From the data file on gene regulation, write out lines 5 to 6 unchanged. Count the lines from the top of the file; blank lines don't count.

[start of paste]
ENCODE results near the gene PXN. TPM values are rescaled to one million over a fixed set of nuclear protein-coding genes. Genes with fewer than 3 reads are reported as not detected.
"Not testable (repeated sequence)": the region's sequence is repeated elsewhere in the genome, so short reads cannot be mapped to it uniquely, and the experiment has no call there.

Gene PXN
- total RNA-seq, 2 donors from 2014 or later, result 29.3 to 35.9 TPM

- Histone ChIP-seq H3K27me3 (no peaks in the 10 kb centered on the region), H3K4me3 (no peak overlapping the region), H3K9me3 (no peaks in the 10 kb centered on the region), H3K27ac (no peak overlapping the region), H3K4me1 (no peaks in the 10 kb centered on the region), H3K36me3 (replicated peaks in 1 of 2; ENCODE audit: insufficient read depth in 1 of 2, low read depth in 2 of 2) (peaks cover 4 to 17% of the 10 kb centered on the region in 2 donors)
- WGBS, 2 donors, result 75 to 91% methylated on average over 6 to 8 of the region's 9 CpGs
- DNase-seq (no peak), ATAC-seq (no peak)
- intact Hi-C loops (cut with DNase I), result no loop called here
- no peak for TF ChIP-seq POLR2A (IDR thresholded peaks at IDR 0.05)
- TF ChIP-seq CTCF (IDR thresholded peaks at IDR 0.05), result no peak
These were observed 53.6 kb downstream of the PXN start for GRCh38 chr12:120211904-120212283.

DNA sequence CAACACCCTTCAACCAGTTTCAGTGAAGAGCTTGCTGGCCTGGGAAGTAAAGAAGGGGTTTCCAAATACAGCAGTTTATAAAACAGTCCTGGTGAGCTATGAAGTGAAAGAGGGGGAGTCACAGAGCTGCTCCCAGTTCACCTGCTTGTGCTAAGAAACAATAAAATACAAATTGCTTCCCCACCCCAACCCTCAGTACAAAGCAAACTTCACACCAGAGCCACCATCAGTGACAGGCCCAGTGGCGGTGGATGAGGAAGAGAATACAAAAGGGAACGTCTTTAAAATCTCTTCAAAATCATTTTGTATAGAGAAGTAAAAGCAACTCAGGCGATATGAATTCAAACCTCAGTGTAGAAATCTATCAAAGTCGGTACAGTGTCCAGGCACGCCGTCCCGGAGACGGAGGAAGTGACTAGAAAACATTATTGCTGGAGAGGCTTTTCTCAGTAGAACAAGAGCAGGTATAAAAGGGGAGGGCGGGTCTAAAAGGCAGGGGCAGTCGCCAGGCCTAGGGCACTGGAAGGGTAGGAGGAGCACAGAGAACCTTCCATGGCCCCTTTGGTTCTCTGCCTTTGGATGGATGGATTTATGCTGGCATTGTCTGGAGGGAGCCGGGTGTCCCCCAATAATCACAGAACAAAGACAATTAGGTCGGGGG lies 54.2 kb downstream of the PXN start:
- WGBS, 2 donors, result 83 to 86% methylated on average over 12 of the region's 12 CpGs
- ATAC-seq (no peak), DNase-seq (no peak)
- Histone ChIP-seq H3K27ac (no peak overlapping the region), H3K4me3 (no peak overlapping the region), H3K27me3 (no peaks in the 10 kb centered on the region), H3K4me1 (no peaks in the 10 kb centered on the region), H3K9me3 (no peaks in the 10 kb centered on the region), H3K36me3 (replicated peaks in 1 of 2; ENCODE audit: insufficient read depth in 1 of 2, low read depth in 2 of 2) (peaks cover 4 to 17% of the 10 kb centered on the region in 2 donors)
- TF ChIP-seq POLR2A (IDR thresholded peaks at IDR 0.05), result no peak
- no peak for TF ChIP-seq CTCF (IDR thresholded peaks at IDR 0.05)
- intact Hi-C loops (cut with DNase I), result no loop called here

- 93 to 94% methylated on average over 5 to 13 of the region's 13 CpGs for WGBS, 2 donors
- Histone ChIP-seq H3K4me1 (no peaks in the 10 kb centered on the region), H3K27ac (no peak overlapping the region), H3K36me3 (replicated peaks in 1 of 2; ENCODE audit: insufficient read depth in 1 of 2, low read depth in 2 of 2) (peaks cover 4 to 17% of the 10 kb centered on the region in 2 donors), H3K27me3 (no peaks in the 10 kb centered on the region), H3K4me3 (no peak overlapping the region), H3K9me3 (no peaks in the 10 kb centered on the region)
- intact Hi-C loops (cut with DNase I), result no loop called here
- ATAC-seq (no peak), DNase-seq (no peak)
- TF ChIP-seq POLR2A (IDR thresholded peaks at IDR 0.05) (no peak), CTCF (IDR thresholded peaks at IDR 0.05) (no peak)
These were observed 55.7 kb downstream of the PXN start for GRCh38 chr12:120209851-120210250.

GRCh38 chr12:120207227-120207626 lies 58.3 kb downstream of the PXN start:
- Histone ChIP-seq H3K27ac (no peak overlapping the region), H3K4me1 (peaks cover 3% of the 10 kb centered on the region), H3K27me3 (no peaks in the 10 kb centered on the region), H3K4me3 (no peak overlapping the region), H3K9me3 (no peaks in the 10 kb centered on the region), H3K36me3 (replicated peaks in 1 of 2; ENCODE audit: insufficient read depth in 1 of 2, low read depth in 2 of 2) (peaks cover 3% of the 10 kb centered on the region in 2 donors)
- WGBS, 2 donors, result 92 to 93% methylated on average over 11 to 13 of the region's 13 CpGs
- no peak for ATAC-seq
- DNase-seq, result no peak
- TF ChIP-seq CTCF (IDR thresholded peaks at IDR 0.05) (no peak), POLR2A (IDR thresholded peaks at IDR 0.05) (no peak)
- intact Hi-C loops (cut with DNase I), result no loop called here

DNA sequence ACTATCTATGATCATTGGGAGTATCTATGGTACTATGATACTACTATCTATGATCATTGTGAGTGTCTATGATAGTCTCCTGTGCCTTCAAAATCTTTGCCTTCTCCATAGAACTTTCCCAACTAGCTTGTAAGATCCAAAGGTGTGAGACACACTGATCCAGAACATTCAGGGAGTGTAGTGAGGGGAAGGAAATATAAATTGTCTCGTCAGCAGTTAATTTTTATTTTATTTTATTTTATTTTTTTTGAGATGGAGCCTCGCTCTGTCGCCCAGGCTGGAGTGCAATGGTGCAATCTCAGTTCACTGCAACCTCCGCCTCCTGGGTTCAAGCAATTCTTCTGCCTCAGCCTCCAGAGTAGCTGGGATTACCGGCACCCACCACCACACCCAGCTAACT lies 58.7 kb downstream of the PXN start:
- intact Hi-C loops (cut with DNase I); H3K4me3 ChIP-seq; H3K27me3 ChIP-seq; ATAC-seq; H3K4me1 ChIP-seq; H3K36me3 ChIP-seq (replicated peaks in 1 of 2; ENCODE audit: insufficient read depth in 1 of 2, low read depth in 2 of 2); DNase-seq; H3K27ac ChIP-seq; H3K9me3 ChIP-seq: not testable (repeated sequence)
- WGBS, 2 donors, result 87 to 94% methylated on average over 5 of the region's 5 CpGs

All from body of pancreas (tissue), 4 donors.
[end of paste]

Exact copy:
- Histone ChIP-seq H3K27me3 (no peaks in the 10 kb centered on the region), H3K4me3 (no peak overlapping the region), H3K9me3 (no peaks in the 10 kb centered on the region), H3K27ac (no peak overlapping the region), H3K4me1 (no peaks in the 10 kb centered on the region), H3K36me3 (replicated peaks in 1 of 2; ENCODE audit: insufficient read depth in 1 of 2, low read depth in 2 of 2) (peaks cover 4 to 17% of the 10 kb centered on the region in 2 donors)
- WGBS, 2 donors, result 75 to 91% methylated on average over 6 to 8 of the region's 9 CpGs